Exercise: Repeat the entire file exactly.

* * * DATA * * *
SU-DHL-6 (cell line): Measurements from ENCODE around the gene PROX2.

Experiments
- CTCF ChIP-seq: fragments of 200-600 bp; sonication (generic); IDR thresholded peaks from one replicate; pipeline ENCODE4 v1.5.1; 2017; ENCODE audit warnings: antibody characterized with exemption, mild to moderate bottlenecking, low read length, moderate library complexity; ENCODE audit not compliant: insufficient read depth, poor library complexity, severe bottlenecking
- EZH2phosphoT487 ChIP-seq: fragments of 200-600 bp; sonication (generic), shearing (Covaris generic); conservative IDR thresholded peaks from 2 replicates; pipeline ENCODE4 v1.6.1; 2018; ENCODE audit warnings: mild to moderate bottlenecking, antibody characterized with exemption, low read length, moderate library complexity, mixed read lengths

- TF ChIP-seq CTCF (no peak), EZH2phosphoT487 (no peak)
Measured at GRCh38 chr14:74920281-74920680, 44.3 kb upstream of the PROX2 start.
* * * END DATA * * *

SU-DHL-6 (cell line): Measurements from ENCODE around the gene PROX2.

Experiments
- CTCF ChIP-seq: fragments of 200-600 bp; sonication (generic); IDR thresholded peaks from one replicate; pipeline ENCODE4 v1.5.1; 2017; ENCODE audit warnings: antibody characterized with exemption, mild to moderate bottlenecking, low read length, moderate library complexity; ENCODE audit not compliant: insufficient read depth, poor library complexity, severe bottlenecking
- EZH2phosphoT487 ChIP-seq: fragments of 200-600 bp; sonication (generic), shearing (Covaris generic); conservative IDR thresholded peaks from 2 replicates; pipeline ENCODE4 v1.6.1; 2018; ENCODE audit warnings: mild to moderate bottlenecking, antibody characterized with exemption, low read length, moderate library complexity, mixed read lengths

- TF ChIP-seq CTCF (no peak), EZH2phosphoT487 (no peak)
Measured at GRCh38 chr14:74920281-74920680, 44.3 kb upstream of the PROX2 start.